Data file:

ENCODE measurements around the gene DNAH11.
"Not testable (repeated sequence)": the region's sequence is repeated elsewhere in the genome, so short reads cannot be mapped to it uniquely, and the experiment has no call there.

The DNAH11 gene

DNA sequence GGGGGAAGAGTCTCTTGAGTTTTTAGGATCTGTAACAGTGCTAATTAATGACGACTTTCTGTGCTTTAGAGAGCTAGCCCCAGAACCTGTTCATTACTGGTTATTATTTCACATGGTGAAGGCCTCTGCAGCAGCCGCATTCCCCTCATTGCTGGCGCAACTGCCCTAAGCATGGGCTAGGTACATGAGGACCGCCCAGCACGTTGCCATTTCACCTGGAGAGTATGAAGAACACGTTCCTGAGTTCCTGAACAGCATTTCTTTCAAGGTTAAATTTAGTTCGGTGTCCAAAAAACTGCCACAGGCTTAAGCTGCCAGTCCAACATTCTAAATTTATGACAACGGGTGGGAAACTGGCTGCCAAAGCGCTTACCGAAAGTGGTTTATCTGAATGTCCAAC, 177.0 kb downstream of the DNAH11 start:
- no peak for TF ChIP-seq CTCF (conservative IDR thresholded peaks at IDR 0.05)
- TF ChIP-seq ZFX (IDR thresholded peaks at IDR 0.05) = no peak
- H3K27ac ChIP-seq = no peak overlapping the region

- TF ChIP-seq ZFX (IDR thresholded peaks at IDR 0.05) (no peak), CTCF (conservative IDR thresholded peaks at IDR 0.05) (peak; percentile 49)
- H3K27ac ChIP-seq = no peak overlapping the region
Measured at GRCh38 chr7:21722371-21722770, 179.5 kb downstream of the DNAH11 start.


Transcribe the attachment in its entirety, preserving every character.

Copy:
ENCODE measurements around the gene DNAH11.
"Not testable (repeated sequence)": the region's sequence is repeated elsewhere in the genome, so short reads cannot be mapped to it uniquely, and the experiment has no call there.

The DNAH11 gene

DNA sequence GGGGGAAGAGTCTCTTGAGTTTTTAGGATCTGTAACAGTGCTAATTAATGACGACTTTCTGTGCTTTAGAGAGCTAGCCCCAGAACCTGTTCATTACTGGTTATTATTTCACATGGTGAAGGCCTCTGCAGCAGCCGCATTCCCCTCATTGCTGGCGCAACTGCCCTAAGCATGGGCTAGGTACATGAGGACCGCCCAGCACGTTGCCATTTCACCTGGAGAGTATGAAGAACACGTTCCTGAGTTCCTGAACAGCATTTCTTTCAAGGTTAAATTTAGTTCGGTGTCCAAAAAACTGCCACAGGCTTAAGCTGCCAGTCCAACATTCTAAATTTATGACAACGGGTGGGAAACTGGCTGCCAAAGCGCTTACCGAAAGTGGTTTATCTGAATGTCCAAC, 177.0 kb downstream of the DNAH11 start:
- no peak for TF ChIP-seq CTCF (conservative IDR thresholded peaks at IDR 0.05)
- TF ChIP-seq ZFX (IDR thresholded peaks at IDR 0.05) = no peak
- H3K27ac ChIP-seq = no peak overlapping the region

- TF ChIP-seq ZFX (IDR thresholded peaks at IDR 0.05) (no peak), CTCF (conservative IDR thresholded peaks at IDR 0.05) (peak; percentile 49)
- H3K27ac ChIP-seq = no peak overlapping the region
Measured at GRCh38 chr7:21722371-21722770, 179.5 kb downstream of the DNAH11 start.